Toxic is in the eye of the beholder.
Storing fine linens in plastic is NEVER a good idea. But I have used dryer sheets on my shelves in the linen closet to keep things fresh.( I have the coated wire shelving in my closets.)
Here is what I have been told.
* Let linens breathe. Use containers/ shelving that allow airflow. A mesh container keeps napkins organized and allows air to circulate. When the lid is not sealed, underbed storage boxes are a good option.
* Store in a constant temperature. Natural fibers don't enjoy extreme temperature changes. Attics or basements are not good for storing linens.
* Pamper with paper. When storing linens flat, line hardwood surfaces with white tissue paper or white fabric. Woods, especially cedar, contain oils that can be harmful to linens.
* Hangers can help. Hang tablecloths and bedding in closets on drapery hangers. Fold a rectangular cloth so it fits on a hanger. A round cloth is folded to form a triangle. Refold to avoid creases. Insert tissue paper between the folds.
 

The Farmers Daughter

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I have only had a problem with this when towels go unused for a period of time. I can't say I have noticed it more with one color than another. I do have more of a problem with musty sheets than towels. I keep specific 'fancy' sheet sets for special occasions like honeymoons. These are lovely embrodered sets and often get musty between uses. Unfortunately, I have no other option but to rewash and press them. I wish I could find an easier way.
Maybe I could store them in plastic with a scented dryer sheet ...
.
Storing them in plastic will only be worse. Storing with a dryer sheet would make them toxic.
Towels smell because of bacteria and oils coming off our bodies. It is impossible to kill the bacteria with detergent and water - you need bleach!!! You will not kill e. coli unless you use bleach. Think about where those face cloths and towels go!!!
.
ginocat said:
Storing them in plastic will only be worse. Storing with a dryer sheet would make them toxic.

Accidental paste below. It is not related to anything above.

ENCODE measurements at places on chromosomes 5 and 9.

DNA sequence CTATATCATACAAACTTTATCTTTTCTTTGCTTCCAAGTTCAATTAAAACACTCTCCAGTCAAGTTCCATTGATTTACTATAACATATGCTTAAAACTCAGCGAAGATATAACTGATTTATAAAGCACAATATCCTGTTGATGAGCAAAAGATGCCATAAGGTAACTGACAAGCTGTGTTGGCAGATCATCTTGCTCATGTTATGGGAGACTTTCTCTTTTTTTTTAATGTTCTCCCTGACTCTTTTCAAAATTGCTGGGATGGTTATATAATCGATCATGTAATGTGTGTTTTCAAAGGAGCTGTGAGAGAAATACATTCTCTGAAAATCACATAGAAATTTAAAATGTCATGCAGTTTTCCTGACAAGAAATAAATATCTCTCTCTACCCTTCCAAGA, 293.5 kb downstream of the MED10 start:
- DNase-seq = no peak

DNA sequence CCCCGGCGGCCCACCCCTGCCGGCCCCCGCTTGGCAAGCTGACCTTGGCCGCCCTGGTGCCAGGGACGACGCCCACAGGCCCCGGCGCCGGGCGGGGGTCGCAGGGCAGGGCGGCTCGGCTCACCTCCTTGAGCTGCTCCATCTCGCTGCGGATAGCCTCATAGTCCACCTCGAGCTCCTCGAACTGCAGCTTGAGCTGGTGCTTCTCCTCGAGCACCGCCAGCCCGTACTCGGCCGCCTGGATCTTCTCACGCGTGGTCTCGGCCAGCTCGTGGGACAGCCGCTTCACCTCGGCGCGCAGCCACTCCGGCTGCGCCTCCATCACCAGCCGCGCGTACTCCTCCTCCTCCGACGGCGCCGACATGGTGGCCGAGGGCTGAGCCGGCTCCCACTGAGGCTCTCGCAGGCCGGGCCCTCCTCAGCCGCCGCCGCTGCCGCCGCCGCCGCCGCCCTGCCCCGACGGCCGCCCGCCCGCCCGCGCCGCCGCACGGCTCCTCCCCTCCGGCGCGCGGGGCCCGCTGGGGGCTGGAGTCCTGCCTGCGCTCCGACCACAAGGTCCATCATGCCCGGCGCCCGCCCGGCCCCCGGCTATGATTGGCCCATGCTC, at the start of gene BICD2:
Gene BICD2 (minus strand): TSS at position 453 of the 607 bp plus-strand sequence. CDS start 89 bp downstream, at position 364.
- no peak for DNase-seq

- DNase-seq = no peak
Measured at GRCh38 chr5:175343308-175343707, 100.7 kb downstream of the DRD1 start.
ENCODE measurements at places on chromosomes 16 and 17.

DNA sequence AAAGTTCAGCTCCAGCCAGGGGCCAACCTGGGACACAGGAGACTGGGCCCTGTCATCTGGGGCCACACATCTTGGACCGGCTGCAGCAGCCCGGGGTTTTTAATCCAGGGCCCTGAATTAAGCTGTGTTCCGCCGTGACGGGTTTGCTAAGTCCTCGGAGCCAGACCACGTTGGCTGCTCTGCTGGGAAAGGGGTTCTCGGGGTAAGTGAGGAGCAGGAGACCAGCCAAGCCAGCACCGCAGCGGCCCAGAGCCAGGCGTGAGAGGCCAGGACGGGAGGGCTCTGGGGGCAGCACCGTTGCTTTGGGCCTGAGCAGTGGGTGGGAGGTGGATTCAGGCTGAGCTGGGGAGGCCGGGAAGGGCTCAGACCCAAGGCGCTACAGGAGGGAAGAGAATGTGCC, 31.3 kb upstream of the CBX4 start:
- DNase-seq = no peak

Thats good to know....that would have never occured to me.
.
Toxic is in the eye of the beholder.
Storing fine linens in plastic is NEVER a good idea. But I have used dryer sheets on my shelves in the linen closet to keep things fresh.( I have the coated wire shelving in my closets.)
Here is what I have been told.
* Let linens breathe. Use containers/ shelving that allow airflow. A mesh container keeps napkins organized and allows air to circulate. When the lid is not sealed, underbed storage boxes are a good option.
* Store in a constant temperature. Natural fibers don't enjoy extreme temperature changes. Attics or basements are not good for storing linens.
* Pamper with paper. When storing linens flat, line hardwood surfaces with white tissue paper or white fabric. Woods, especially cedar, contain oils that can be harmful to linens.
* Hangers can help. Hang tablecloths and bedding in closets on drapery hangers. Fold a rectangular cloth so it fits on a hanger. A round cloth is folded to form a triangle. Refold to avoid creases. Insert tissue paper between the folds.
.
catlady said:
Toxic is in the eye of the beholder.
Storing fine linens in plastic is NEVER a good idea. But I have used dryer sheets on my shelves in the linen closet to keep things fresh.( I have the coated wire shelving in my closets.)
Here is what I have been told.
* Let linens breathe. Use containers/ shelving that allow airflow. A mesh container keeps napkins organized and allows air to circulate. When the lid is not sealed, underbed storage boxes are a good option.
* Store in a constant temperature. Natural fibers don't enjoy extreme temperature changes. Attics or basements are not good for storing linens.
* Pamper with paper. When storing linens flat, line hardwood surfaces with white tissue paper or white fabric. Woods, especially cedar, contain oils that can be harmful to linens.
* Hangers can help. Hang tablecloths and bedding in closets on drapery hangers. Fold a rectangular cloth so it fits on a hanger. A round cloth is folded to form a triangle. Refold to avoid creases. Insert tissue paper between the folds.
Thanks CL. Thats great information!

 

Innkeep

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I use vinegar in the fabric softener dispenser.